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High-grade transformation of chronic lymphocytic leukaemia [Richter syndrome (RS)] is rare and represents a unique and uncommon clinical challenge. Clonally related diffuse large B cell type RS is a chemotherapy-resistant and devastating disease. Patients are typically elderly, immunosuppressed and present with a rapidly deteriorating performance status. Historical outcomes suggest a median overall survival of approximately 8 months. RS remains is an area of high unmet clinical need. The molecular profile and treatment needs of patients are likely to change over time with the advent of novel B cell receptor inhibitors, monoclonal antibodies and BH3 mimetics. Herein, we summarise what is known regarding the molecular drivers of RS and the existing clinical trial data, including the recently published CHOP-OR (cyclophosphamide, doxorubicin, vincristine, prednisolone and ofatumumab followed by ofatumumab maintenance in newly diagnosed RS) trial. We discuss novel agents in development with a focus on the second-generation Bruton tyrosine kinase inhibitor acalabrutinib, checkpoint inhibition and the potential role of precision medicine in future trials of RS.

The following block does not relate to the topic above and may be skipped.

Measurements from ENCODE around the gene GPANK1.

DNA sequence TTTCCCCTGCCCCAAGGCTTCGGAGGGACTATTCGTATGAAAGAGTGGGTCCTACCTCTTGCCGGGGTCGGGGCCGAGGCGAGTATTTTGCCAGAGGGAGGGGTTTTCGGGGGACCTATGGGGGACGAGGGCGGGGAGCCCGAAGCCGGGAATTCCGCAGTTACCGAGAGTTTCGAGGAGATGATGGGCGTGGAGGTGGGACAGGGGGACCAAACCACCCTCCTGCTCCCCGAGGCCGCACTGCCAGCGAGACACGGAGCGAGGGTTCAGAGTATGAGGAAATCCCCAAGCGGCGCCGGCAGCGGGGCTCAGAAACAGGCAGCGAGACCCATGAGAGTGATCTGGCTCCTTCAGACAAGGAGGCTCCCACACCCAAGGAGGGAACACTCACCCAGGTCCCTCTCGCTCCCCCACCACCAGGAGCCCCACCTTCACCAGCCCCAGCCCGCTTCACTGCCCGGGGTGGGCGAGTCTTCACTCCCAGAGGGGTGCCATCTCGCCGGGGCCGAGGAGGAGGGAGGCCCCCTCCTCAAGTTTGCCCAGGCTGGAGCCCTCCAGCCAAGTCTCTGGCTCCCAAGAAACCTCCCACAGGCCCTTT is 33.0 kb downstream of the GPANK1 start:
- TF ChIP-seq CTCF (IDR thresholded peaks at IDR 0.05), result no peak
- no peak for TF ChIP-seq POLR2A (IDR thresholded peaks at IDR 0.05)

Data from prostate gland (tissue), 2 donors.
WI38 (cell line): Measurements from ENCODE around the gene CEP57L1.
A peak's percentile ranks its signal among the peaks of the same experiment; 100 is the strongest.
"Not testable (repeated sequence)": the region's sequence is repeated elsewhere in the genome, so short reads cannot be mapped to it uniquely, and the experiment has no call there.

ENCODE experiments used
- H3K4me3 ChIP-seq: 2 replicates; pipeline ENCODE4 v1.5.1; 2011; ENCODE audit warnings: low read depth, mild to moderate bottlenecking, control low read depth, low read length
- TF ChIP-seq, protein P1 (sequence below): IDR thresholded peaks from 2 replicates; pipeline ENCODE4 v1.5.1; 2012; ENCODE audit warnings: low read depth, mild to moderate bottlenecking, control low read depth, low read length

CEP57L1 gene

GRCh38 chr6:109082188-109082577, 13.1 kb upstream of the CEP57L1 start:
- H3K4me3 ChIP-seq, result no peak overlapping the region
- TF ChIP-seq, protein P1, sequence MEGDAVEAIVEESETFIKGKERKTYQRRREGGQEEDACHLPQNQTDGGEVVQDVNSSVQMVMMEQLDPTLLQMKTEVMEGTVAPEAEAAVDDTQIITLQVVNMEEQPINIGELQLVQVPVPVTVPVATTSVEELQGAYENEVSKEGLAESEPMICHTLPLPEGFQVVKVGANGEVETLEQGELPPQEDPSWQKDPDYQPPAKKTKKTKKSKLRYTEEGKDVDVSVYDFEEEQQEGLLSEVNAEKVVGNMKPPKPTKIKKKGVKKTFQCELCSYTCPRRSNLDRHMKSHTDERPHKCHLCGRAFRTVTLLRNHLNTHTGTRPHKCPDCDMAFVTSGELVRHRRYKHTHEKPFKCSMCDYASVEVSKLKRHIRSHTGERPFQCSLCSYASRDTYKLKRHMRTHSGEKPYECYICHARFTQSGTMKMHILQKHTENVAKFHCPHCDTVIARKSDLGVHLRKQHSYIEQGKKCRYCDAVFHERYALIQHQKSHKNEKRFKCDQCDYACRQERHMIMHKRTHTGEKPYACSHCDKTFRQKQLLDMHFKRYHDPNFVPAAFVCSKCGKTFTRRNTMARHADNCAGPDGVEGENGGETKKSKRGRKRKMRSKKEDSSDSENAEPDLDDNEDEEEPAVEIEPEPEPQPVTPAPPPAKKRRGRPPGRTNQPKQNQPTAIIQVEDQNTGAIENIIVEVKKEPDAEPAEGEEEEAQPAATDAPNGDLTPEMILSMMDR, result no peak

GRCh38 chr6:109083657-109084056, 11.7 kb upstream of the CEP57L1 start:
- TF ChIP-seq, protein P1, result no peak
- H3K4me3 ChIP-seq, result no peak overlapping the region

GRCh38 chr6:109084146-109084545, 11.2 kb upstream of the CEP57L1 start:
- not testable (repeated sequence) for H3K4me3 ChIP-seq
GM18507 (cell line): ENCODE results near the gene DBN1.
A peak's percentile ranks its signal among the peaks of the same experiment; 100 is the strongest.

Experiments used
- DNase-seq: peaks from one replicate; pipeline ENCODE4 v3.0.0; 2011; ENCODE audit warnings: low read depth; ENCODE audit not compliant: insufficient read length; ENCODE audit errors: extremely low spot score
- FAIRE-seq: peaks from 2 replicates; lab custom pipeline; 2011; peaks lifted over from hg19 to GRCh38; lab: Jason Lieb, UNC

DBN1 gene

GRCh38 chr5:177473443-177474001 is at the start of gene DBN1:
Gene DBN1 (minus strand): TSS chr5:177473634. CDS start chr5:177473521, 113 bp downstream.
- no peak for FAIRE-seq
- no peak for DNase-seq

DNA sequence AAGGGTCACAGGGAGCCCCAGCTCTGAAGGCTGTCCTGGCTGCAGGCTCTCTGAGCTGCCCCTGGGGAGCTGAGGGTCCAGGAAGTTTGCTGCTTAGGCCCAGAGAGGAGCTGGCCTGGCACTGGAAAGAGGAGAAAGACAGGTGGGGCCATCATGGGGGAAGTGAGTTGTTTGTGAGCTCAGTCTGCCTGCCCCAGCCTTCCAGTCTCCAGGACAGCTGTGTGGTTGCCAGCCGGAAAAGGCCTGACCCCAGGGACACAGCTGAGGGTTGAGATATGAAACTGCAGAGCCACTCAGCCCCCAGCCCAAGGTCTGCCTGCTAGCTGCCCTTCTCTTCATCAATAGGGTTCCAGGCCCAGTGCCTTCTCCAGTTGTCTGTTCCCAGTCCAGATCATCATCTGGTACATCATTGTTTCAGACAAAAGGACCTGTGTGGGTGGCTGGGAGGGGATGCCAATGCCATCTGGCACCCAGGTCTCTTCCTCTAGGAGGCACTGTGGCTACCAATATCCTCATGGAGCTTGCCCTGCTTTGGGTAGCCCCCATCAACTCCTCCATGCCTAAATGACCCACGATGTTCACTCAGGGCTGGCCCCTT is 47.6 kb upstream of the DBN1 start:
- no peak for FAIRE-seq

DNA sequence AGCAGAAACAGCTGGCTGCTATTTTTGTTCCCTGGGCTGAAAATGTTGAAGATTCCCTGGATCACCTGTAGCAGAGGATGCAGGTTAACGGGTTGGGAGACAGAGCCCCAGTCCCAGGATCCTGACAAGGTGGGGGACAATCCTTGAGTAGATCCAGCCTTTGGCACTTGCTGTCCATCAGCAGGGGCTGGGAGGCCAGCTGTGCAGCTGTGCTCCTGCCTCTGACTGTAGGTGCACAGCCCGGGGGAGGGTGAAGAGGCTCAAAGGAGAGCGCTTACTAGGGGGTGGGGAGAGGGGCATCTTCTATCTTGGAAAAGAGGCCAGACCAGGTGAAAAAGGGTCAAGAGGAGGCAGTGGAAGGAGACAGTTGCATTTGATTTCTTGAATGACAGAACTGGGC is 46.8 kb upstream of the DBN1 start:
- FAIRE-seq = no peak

Original publication




Journal article


Br J Haematol

Publication Date





508 - 520


Bruton's tyrosine kinase, Richter syndrome, TP53, acalabrutinib, chronic lymphocytic leukaemia, ofatumumab, Antibodies, Monoclonal, Antineoplastic Combined Chemotherapy Protocols, Cell Transformation, Neoplastic, Cyclophosphamide, Disease Progression, Doxorubicin, Humans, Leukemia, Lymphocytic, Chronic, B-Cell, Lymphoma, Large B-Cell, Diffuse, Positron Emission Tomography Computed Tomography, Prednisone, Syndrome, Vincristine